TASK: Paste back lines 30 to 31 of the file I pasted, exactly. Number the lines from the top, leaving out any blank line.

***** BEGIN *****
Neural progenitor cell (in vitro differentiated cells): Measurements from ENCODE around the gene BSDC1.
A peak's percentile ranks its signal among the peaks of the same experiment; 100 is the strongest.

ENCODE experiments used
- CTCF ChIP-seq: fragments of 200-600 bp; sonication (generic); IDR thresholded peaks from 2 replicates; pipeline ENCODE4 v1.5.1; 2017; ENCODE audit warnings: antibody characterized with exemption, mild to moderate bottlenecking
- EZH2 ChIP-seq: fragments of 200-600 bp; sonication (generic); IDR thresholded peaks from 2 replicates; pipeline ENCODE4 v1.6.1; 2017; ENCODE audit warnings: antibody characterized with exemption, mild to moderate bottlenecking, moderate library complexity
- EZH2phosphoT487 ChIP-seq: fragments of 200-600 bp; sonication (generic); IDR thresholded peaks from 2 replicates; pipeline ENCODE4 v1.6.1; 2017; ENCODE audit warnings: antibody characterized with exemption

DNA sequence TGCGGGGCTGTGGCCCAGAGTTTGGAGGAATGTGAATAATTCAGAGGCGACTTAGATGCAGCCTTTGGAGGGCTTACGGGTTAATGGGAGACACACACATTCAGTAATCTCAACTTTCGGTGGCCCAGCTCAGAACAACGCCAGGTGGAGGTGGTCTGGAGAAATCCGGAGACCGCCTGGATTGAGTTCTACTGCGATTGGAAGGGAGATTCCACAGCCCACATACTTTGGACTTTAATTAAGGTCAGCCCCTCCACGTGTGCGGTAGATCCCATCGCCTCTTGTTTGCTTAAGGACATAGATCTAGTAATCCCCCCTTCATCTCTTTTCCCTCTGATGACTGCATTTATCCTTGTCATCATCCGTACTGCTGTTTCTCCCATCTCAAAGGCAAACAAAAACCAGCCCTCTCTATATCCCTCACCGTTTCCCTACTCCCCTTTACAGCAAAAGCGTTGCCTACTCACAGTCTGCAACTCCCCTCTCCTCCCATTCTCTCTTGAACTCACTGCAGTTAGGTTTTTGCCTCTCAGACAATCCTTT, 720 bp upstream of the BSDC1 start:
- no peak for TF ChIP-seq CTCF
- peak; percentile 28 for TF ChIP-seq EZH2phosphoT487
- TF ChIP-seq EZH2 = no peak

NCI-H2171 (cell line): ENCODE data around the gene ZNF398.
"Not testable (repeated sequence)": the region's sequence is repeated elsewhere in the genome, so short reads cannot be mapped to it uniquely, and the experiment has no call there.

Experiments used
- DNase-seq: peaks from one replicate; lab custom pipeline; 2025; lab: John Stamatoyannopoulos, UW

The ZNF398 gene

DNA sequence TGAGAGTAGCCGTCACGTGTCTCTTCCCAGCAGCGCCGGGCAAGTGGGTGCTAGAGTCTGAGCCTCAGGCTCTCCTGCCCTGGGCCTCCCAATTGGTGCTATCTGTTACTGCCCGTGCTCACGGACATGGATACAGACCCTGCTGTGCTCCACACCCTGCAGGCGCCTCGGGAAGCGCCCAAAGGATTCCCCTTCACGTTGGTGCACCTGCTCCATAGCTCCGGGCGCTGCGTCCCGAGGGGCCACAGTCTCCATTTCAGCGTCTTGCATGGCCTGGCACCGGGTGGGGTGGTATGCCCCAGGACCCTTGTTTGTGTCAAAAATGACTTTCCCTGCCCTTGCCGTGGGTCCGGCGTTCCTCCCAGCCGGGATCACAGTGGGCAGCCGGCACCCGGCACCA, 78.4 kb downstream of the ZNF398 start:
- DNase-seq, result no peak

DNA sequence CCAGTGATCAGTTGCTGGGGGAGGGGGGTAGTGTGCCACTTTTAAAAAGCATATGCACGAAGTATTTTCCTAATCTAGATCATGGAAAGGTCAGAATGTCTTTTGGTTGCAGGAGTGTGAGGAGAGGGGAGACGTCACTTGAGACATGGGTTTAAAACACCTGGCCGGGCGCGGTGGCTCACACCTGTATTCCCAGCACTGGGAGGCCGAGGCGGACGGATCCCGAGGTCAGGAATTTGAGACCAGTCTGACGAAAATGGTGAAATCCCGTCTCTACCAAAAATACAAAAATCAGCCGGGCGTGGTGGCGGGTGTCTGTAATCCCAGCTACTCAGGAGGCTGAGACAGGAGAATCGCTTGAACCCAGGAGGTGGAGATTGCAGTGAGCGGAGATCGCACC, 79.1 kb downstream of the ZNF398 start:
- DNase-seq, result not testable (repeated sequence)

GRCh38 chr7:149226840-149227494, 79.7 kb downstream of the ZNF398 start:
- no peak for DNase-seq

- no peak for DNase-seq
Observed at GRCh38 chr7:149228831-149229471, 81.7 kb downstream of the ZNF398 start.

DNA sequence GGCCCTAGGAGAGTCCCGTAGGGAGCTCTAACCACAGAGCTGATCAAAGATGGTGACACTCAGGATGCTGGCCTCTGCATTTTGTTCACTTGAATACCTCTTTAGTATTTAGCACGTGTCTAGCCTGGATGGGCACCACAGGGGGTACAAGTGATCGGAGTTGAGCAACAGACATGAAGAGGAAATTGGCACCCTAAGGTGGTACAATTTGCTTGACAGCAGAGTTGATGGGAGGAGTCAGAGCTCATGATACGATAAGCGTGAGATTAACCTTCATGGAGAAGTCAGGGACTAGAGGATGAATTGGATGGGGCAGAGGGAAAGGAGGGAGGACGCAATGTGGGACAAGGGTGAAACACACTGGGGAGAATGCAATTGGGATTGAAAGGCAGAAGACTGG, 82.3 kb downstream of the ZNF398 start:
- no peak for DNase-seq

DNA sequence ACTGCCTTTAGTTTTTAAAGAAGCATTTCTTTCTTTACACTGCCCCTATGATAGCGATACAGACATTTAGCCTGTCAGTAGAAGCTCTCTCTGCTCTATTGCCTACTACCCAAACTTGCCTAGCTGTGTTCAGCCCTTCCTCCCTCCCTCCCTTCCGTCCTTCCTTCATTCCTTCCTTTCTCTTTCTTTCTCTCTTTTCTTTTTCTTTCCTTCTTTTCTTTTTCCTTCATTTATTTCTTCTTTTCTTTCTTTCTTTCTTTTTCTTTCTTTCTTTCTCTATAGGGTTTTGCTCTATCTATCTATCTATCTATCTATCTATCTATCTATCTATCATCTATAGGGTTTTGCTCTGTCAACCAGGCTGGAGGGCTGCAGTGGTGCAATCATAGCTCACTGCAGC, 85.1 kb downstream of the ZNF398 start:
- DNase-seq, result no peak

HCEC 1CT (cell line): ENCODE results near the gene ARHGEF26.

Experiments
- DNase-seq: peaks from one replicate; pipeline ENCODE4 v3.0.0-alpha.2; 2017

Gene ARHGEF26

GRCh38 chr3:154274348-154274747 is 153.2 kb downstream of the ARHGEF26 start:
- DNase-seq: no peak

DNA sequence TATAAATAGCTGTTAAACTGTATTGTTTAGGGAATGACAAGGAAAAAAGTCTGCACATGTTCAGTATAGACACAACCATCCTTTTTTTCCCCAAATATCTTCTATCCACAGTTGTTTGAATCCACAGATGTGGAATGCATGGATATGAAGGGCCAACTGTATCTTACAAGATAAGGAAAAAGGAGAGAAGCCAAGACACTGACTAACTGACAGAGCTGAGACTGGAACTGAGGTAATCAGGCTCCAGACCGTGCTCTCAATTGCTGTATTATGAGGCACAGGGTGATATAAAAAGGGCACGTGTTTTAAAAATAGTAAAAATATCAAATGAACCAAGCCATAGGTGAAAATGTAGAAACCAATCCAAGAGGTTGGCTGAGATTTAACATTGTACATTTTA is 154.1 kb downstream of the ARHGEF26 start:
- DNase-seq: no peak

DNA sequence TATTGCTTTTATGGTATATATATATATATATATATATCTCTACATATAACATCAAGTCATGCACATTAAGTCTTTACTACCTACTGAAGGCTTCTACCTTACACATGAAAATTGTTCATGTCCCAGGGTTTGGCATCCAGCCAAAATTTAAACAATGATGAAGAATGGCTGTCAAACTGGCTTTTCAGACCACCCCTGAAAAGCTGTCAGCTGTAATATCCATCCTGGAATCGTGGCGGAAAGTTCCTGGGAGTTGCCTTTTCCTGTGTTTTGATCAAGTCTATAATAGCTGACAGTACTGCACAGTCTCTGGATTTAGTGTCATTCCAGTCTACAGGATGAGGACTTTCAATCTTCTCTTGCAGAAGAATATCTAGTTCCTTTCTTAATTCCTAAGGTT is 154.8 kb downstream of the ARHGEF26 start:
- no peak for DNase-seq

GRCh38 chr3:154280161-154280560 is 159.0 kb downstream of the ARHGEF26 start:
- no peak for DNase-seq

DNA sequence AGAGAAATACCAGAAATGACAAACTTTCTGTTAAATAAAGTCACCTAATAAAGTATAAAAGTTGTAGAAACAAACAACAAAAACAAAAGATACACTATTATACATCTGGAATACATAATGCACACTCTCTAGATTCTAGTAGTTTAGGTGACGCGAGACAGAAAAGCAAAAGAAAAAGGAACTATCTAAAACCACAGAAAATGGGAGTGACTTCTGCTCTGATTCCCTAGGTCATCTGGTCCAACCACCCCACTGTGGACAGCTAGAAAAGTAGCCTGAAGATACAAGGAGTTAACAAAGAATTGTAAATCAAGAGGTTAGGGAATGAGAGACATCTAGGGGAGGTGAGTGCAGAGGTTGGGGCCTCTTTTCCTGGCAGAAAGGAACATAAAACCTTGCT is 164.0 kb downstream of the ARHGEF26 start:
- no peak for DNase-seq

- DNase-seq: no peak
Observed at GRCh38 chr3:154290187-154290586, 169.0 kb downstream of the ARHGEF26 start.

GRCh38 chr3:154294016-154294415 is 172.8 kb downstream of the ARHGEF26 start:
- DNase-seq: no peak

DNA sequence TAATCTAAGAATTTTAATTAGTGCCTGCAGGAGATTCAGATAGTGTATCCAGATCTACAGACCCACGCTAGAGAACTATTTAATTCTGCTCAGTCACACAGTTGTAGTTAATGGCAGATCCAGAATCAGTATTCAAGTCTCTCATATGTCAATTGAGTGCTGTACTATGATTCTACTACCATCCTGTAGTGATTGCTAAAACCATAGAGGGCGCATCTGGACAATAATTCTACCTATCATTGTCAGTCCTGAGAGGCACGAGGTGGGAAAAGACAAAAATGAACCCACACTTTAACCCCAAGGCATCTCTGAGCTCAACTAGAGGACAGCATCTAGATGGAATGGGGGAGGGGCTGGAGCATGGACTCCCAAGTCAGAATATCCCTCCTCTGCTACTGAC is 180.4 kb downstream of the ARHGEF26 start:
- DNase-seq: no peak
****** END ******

- DNase-seq: peaks from one replicate; pipeline ENCODE4 v3.0.0-alpha.2; 2017

Gene ARHGEF26